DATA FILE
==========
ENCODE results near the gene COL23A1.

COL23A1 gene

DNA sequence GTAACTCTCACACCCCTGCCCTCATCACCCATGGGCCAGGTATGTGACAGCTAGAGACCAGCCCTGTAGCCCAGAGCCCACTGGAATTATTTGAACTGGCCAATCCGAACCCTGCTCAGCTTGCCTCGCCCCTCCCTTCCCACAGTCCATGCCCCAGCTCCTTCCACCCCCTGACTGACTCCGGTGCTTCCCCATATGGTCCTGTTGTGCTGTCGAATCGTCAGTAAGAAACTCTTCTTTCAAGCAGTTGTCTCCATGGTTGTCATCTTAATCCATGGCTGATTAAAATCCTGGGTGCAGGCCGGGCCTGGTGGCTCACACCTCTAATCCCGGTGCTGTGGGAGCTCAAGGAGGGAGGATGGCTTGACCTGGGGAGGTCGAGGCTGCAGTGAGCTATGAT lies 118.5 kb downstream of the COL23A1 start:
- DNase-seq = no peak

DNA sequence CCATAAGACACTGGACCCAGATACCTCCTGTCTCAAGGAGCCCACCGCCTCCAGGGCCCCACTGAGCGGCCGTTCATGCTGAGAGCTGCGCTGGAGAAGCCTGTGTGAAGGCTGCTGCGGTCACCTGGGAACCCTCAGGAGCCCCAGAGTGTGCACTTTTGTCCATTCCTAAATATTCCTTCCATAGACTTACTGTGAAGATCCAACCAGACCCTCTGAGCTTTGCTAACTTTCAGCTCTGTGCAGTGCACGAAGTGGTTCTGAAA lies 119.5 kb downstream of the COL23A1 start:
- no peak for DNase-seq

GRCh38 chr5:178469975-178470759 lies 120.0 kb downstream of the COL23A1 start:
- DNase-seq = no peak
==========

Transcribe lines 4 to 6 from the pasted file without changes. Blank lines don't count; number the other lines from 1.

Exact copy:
- DNase-seq = no peak

DNA sequence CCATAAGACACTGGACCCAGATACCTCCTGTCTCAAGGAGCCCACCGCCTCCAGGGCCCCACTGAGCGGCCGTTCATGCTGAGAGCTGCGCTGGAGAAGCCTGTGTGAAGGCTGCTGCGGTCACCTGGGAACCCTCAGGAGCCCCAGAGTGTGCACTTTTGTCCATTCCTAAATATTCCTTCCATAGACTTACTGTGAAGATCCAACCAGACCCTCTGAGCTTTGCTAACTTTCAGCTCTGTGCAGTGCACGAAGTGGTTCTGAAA lies 119.5 kb downstream of the COL23A1 start:
- no peak for DNase-seq